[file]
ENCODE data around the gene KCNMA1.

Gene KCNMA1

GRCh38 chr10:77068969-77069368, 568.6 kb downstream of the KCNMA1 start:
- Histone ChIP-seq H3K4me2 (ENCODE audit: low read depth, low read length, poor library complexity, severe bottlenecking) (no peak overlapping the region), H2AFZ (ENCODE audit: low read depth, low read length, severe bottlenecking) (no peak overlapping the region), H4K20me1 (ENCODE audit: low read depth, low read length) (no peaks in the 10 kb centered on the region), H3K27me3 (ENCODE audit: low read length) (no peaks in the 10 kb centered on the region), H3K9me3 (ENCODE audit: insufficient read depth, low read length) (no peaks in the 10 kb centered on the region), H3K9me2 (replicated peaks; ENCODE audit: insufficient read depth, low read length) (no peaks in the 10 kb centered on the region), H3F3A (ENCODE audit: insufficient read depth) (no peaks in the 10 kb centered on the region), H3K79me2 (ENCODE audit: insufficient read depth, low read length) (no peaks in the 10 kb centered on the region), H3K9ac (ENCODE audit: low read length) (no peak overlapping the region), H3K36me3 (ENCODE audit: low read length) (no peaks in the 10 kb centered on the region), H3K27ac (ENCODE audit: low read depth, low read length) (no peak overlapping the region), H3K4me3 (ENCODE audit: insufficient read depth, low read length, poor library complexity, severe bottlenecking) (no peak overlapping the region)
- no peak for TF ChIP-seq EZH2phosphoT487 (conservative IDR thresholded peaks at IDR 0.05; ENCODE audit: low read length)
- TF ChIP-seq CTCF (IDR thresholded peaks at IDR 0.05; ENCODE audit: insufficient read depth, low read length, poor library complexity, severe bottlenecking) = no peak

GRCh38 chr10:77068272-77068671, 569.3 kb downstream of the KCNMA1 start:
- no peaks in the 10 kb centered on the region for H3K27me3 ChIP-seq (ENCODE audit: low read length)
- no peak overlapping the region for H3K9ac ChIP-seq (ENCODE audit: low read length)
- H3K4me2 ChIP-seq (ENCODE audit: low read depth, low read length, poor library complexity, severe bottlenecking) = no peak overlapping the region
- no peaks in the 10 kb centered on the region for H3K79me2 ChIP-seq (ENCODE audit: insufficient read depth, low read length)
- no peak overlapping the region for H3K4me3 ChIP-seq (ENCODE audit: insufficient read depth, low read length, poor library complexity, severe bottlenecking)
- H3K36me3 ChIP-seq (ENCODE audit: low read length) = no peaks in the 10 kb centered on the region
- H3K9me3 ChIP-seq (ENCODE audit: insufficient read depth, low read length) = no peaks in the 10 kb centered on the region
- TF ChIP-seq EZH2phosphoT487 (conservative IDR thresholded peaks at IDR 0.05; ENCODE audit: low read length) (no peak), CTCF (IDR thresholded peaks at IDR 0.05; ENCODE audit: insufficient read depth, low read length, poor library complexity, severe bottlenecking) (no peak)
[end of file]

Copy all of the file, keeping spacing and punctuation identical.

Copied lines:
ENCODE data around the gene KCNMA1.

Gene KCNMA1

GRCh38 chr10:77068969-77069368, 568.6 kb downstream of the KCNMA1 start:
- Histone ChIP-seq H3K4me2 (ENCODE audit: low read depth, low read length, poor library complexity, severe bottlenecking) (no peak overlapping the region), H2AFZ (ENCODE audit: low read depth, low read length, severe bottlenecking) (no peak overlapping the region), H4K20me1 (ENCODE audit: low read depth, low read length) (no peaks in the 10 kb centered on the region), H3K27me3 (ENCODE audit: low read length) (no peaks in the 10 kb centered on the region), H3K9me3 (ENCODE audit: insufficient read depth, low read length) (no peaks in the 10 kb centered on the region), H3K9me2 (replicated peaks; ENCODE audit: insufficient read depth, low read length) (no peaks in the 10 kb centered on the region), H3F3A (ENCODE audit: insufficient read depth) (no peaks in the 10 kb centered on the region), H3K79me2 (ENCODE audit: insufficient read depth, low read length) (no peaks in the 10 kb centered on the region), H3K9ac (ENCODE audit: low read length) (no peak overlapping the region), H3K36me3 (ENCODE audit: low read length) (no peaks in the 10 kb centered on the region), H3K27ac (ENCODE audit: low read depth, low read length) (no peak overlapping the region), H3K4me3 (ENCODE audit: insufficient read depth, low read length, poor library complexity, severe bottlenecking) (no peak overlapping the region)
- no peak for TF ChIP-seq EZH2phosphoT487 (conservative IDR thresholded peaks at IDR 0.05; ENCODE audit: low read length)
- TF ChIP-seq CTCF (IDR thresholded peaks at IDR 0.05; ENCODE audit: insufficient read depth, low read length, poor library complexity, severe bottlenecking) = no peak

GRCh38 chr10:77068272-77068671, 569.3 kb downstream of the KCNMA1 start:
- no peaks in the 10 kb centered on the region for H3K27me3 ChIP-seq (ENCODE audit: low read length)
- no peak overlapping the region for H3K9ac ChIP-seq (ENCODE audit: low read length)
- H3K4me2 ChIP-seq (ENCODE audit: low read depth, low read length, poor library complexity, severe bottlenecking) = no peak overlapping the region
- no peaks in the 10 kb centered on the region for H3K79me2 ChIP-seq (ENCODE audit: insufficient read depth, low read length)
- no peak overlapping the region for H3K4me3 ChIP-seq (ENCODE audit: insufficient read depth, low read length, poor library complexity, severe bottlenecking)
- H3K36me3 ChIP-seq (ENCODE audit: low read length) = no peaks in the 10 kb centered on the region
- H3K9me3 ChIP-seq (ENCODE audit: insufficient read depth, low read length) = no peaks in the 10 kb centered on the region
- TF ChIP-seq EZH2phosphoT487 (conservative IDR thresholded peaks at IDR 0.05; ENCODE audit: low read length) (no peak), CTCF (IDR thresholded peaks at IDR 0.05; ENCODE audit: insufficient read depth, low read length, poor library complexity, severe bottlenecking) (no peak)